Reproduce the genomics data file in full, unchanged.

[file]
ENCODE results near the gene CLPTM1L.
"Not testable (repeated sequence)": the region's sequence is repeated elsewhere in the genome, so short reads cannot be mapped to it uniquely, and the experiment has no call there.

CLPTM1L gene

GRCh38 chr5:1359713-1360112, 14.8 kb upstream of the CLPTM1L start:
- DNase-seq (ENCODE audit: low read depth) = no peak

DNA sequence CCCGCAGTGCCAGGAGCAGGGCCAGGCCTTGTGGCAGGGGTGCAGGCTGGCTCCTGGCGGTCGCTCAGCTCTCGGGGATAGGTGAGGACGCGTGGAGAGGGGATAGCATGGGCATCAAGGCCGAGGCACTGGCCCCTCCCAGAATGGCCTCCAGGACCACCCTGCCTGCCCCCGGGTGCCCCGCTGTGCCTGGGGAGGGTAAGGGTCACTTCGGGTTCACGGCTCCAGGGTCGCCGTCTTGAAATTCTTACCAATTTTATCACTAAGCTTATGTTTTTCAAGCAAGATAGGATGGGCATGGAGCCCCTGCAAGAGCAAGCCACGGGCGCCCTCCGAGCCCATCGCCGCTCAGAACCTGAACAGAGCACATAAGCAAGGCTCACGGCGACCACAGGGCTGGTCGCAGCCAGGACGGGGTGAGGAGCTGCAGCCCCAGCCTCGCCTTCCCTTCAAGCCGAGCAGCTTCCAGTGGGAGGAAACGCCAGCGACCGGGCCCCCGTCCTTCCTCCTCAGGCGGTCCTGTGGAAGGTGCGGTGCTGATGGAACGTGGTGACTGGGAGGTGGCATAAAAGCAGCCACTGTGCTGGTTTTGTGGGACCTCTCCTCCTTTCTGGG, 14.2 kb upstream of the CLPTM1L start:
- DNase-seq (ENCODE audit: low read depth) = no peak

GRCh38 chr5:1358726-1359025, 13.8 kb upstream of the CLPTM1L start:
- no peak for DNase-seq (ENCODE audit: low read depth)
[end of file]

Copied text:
ENCODE results near the gene CLPTM1L.
"Not testable (repeated sequence)": the region's sequence is repeated elsewhere in the genome, so short reads cannot be mapped to it uniquely, and the experiment has no call there.

CLPTM1L gene

GRCh38 chr5:1359713-1360112, 14.8 kb upstream of the CLPTM1L start:
- DNase-seq (ENCODE audit: low read depth) = no peak

DNA sequence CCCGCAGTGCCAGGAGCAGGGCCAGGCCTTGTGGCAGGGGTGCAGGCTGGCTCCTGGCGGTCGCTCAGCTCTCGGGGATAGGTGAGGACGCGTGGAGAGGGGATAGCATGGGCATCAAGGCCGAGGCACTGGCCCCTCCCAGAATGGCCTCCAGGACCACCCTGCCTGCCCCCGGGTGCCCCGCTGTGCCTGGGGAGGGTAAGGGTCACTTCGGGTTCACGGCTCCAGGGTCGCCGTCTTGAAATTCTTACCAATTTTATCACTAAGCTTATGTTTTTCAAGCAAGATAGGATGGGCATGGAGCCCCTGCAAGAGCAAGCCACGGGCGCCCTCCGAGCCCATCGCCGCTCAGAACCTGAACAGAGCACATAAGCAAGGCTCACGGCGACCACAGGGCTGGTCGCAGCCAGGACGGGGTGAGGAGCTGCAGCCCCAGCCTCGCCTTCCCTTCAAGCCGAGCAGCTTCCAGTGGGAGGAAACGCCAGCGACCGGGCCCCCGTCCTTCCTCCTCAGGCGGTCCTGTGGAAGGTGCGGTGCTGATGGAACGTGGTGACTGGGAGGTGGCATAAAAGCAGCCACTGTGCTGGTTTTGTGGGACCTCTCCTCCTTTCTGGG, 14.2 kb upstream of the CLPTM1L start:
- DNase-seq (ENCODE audit: low read depth) = no peak

GRCh38 chr5:1358726-1359025, 13.8 kb upstream of the CLPTM1L start:
- no peak for DNase-seq (ENCODE audit: low read depth)